The present invention therefore relates to a process for deacidifying a fluid stream which comprises sour gases, such as CO2, H2S, COS, CS2 or mercaptans, as impurities, which comprises bringing the fluid stream, in at least one absorption step, into intimate contact with a wash liquid which comprises an aqueous amine solution which comprises at least one tertiary aliphatic alkanolamine having from 2 to 12 carbons and an activator of the type R1HN—X—NHR2, where X is an alkylene radical having from 2 to 9 carbons, R1 is a hydrocarbon radical having from 1 to 6 carbons and R2 is a hydrocarbon radical having from 1 to 6 carbons or is a hydrogen. The sour gases are removed from the fluid stream and absorbed by the wash liquid. The fluid stream which is substantially free from sour gases and the sour-gas-loaded wash liquid are then separated from one another. Surprisingly it has been found that when an alkylenediamine of the abovedescribed type is used as activator, the load-bearing capacity of the wash liquid is significantly increased compared with known wash liquids. The inventively proposed alkylenediamines exhibit significantly better absorption kinetics for CO2 then the primary or secondary alkanolamines customarily used as activators. Preferably, R1 is a methyl radical and R2 is hydrogen (3-methylaminopropylamine) or also a methyl radical (N,N′-dimethylaminopropylamine). Particularly preferably, 3-methylaminopropylamine (MAPA) is used as activator. The absorption kinetics are comparable with those of the activator piperazine, 3-methylaminopropylamine, compared with piperazine, however, exhibiting significantly better solubility in tertiary alkanolamines. Therefore, wash liquids having significantly higher activator concentration can be used.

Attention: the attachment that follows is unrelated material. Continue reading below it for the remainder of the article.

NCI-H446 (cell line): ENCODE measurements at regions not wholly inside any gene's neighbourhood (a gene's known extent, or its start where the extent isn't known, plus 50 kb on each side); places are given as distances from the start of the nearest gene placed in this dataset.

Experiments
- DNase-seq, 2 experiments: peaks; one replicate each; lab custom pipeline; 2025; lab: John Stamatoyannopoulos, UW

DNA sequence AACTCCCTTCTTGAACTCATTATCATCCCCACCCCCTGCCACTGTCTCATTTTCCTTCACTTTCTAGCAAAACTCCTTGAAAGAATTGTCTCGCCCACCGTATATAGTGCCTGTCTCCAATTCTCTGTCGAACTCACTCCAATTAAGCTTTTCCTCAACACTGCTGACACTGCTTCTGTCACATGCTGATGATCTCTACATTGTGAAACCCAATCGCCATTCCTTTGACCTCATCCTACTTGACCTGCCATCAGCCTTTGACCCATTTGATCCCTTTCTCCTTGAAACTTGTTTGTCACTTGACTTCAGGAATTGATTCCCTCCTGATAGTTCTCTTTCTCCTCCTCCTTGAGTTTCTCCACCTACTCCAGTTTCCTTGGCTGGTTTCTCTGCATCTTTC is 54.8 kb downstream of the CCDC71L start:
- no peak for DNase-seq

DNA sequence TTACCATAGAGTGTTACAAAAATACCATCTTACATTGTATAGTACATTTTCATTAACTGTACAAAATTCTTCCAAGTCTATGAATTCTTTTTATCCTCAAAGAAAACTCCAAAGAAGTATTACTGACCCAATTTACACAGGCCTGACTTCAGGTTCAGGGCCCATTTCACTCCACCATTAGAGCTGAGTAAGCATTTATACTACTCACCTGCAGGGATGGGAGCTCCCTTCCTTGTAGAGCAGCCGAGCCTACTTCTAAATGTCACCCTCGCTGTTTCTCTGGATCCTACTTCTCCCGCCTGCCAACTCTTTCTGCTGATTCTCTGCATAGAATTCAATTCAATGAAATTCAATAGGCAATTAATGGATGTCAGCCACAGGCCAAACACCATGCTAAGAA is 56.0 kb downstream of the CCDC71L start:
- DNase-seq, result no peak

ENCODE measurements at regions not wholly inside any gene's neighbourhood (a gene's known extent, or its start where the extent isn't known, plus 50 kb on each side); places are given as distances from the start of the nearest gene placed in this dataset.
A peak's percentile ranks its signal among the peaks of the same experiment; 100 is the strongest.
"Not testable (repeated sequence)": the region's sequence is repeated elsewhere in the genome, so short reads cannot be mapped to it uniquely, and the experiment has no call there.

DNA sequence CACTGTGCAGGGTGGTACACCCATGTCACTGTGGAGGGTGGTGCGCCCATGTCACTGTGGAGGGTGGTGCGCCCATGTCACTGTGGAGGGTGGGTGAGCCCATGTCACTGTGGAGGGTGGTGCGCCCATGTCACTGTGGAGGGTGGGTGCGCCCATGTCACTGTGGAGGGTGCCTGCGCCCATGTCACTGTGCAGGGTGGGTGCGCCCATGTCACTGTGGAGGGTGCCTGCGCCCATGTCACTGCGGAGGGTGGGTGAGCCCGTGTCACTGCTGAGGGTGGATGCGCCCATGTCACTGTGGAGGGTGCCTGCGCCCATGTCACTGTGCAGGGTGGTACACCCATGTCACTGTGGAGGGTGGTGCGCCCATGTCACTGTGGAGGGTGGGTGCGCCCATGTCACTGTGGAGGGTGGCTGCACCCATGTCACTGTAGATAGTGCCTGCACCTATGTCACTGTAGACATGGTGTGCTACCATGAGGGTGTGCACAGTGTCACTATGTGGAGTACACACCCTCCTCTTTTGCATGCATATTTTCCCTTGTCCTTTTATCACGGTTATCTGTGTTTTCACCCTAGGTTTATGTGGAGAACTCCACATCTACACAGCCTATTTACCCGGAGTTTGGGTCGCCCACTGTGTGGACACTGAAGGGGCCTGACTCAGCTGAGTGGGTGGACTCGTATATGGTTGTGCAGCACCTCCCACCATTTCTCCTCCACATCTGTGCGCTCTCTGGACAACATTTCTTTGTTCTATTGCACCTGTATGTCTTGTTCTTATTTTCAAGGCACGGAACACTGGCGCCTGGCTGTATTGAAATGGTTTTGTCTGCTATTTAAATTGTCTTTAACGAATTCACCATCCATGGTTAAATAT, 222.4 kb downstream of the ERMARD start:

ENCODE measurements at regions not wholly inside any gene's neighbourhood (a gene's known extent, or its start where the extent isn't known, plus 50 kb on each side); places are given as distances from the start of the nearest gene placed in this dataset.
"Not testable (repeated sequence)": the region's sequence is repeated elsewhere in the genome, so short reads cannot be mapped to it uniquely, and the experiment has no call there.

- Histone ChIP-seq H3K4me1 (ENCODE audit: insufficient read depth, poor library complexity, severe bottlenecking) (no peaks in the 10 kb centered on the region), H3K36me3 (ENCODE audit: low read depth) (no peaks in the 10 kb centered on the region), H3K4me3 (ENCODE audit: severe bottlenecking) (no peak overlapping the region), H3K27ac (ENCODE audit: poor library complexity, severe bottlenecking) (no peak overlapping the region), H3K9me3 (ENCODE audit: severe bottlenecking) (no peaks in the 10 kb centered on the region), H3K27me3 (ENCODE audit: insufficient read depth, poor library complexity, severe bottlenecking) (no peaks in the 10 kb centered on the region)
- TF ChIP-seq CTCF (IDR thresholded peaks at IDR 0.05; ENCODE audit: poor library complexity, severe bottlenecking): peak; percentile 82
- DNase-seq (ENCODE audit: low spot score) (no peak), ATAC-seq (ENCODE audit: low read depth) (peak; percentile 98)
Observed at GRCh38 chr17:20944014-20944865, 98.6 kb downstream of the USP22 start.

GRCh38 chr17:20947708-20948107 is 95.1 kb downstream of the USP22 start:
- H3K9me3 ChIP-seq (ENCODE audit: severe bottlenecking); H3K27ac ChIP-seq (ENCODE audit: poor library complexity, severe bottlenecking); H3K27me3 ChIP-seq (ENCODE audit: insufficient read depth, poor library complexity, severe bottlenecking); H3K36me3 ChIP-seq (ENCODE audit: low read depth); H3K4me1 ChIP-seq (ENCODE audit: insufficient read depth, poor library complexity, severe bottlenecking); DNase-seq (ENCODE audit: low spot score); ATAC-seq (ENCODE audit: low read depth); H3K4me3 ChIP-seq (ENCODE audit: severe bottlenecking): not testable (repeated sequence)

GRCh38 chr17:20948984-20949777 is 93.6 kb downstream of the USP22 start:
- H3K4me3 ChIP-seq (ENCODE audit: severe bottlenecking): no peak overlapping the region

• [0018]
    The present invention, therefore in the most general form, relates to the use of an alkylenediamine of the type
  • RlHN—X—NHR2,
  • [0019]